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Difference between Cold Booting and Warm Booting
When a user presses the power button on their computer, it initiates the process known as "booting," which loads and starts the operating system. Booting can also be thought of as a series of actions where the ROM of the computer is accessed in order to load the startup instructions. After that, the operating system is loaded from the disc that is now being used to boot the computer.
A primary option for the boot disc is frequently the local hard drive. The process of booting the computer is finished when the operating system is loaded; at this point, the computer is ready for usage. There are two types of booting − cold booting and warm booting. Read through this article to find out the difference between cold and warm booting.
What is Cold Booting?
To do a cold boot on a computer that is already operational, select the Shut Down option. In order to complete the cold booting procedure, the computer must first be powered down and then restarted. If the computer locks up, you will need to do a cold reboot because a reset (also known as a "warm boot") may not be sufficient.
During a cold boot, the computer is powered off and its random-access memory (RAM) is flushed clean of any confidential data and registers that were created by the operating system and applications while they were in use.
It is common practice to perform a cold boot, sometimes known as a "hard boot," in order to remedy erroneous behavior exhibited by software. In order to guarantee that all of the data in the RAM has been removed, it is necessary to disconnect the power supply, which means turning off a desktop computer or removing the batteries from a portable computer.
To perform a cold boot on a laptop with a battery that cannot be removed, it is common practice to hold down the power button for ten seconds or longer. In addition to the power switch, it's possible that another key or button has to be pressed.
What is Warm Booting?
When a computer is hanging and not working properly, you can restart it so that it can function normally again. Warm boot does not turn off and does not erase data when powered on. It makes a big difference when paired with a cold boot. Before putting the system to use, it performs a self-diagnosis, also known as a POST, and loads all necessary drivers.
Even before the operating system begins to run, the computer goes through a number of steps that are collectively referred to as "booting." On the other hand, the term "warm boot" refers to the process of resetting a computer to its initial state while simultaneously maintaining the power supply.
Warm booting is more prevalent than cold booting due to the fact that consumers frequently leave their computers in a sleep mode even when they are not using them. The power-on self-test is skipped during warm booting, although the remainder of the boot procedure is finished normally.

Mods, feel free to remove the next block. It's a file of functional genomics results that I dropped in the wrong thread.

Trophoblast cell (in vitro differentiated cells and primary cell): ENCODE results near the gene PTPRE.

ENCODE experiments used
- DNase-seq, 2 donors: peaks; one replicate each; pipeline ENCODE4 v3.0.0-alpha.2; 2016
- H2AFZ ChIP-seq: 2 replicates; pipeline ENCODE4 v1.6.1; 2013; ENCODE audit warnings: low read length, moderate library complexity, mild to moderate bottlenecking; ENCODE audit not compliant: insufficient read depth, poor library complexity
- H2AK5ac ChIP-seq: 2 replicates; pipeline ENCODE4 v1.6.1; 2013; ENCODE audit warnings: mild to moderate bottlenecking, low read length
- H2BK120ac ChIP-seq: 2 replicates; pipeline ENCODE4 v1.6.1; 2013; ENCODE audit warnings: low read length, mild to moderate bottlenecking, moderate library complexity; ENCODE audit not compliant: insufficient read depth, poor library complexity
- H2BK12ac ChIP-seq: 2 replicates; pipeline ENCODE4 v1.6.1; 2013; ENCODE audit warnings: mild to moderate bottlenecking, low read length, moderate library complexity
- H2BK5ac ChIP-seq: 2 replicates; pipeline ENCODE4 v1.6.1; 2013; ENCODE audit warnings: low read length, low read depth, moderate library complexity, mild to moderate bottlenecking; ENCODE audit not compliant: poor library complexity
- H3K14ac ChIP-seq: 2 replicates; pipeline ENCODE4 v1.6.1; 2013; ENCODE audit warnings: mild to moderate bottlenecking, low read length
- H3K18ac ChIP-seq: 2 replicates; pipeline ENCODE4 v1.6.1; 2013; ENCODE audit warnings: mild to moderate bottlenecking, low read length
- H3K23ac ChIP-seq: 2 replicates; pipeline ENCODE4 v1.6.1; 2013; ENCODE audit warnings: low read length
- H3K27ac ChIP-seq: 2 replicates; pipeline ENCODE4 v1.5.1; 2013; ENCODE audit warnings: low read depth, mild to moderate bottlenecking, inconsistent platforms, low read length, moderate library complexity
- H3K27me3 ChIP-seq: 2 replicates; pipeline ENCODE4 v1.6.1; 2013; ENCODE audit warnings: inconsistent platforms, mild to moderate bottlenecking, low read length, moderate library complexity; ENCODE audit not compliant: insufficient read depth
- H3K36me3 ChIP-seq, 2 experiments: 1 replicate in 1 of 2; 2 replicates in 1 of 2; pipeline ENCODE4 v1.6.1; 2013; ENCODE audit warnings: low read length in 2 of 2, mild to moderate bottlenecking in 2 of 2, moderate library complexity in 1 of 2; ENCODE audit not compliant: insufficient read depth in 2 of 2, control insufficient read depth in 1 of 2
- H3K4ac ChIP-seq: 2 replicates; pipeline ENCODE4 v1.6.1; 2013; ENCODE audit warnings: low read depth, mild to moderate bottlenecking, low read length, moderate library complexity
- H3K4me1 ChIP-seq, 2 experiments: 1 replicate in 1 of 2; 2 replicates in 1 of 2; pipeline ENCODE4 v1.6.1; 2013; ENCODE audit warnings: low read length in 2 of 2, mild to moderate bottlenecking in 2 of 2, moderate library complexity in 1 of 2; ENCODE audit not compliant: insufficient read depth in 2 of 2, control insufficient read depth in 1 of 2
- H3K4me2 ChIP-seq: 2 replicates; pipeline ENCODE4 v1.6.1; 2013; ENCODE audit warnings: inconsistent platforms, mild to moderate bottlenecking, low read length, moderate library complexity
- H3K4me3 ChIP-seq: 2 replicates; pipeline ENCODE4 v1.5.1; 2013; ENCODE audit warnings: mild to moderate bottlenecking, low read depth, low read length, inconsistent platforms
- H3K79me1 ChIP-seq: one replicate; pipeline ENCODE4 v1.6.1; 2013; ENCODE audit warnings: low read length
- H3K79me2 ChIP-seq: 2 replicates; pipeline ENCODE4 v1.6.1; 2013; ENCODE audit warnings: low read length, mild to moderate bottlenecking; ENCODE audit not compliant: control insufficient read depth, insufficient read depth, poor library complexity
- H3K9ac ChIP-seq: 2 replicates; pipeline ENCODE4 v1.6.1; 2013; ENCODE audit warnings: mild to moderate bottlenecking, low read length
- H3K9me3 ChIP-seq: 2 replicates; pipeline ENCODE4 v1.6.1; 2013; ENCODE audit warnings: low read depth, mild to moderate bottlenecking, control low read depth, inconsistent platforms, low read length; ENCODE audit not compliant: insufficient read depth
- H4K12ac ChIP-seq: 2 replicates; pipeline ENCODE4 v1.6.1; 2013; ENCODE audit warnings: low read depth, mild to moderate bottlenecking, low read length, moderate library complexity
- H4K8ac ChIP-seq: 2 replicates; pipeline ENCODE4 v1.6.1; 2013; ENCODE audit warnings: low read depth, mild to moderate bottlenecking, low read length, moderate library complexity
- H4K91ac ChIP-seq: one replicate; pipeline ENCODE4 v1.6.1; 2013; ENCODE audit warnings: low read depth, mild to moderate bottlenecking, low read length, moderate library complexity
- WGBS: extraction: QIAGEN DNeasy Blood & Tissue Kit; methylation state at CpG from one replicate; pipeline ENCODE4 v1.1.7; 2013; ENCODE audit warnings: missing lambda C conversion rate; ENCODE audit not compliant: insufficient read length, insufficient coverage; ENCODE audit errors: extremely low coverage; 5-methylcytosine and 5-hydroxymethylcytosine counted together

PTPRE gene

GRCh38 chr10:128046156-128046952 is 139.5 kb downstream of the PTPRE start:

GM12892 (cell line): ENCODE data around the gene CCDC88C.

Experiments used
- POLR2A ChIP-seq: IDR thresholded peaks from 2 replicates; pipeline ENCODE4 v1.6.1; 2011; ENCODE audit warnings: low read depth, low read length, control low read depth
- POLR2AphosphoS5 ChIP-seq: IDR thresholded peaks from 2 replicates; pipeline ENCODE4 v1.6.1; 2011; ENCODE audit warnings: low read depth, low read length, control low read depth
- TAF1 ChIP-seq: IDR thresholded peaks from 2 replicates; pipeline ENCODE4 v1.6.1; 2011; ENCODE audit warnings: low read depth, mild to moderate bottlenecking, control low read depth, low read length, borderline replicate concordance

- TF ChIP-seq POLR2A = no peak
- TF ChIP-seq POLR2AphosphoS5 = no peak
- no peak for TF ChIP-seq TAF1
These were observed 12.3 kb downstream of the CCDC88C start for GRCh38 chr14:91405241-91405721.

All of the software files on the system that have been updated since the last time it was rebooted will also be loaded. It suggests that you are beginning the process of resetting the computer by simultaneously pressing the "Ctrl, Alt, and Delete" keys. You can also perform a warm boot by selecting "Restart" from the menu bar and hitting the button. After a few seconds, your computer will eventually go back to where it was initially and finish the process.
Difference between Cold and Warm Booting
The following table highlights the differences between Cold Booting and Warm Booting −
Basis of Comparison
|Cold Booting||Warm Booting|
|The computer restarts in a state in which it has no power.||The computer restarts without interfering with the applications.|
|resets the hardware as well as clearing all RAM.||resets the power supply and all of its components.|
|Reason to Stick Around||The failure of the cold boot to follow the warm boot results in its termination.||In most cases, the cold boot procedure is followed by a warm boot to restart all of the apps once they have stopped functioning.|
|Steps||Unplugging the computer and turning off the power supply.||Simultaneously pressing the Delete, Control, and Alt keys.|
|Performed||On a regular basis.||Not very normal.|
The boot process that you select is actually contingent on the issue or error that the system is producing, which can be anything from a frozen program to an application that is unable to respond to a required system reboot following an upgrade in the system's firmware.
If an application does not react, a simple reset command will be enough to put the system back to its initial state during a warm boot. This means that the power supply will not need to be turned off throughout the process.
On the other hand, a cold boot is particularly effective against system crashes, which would otherwise require you to undertake a thorough system diagnosis by forcibly rebooting the system. A cold boot begins the computer in its normal operating state. One of the drawbacks of doing a cold boot is that it initializes all of the hardware from scratch, which results in the loss of all of the user's stored data.
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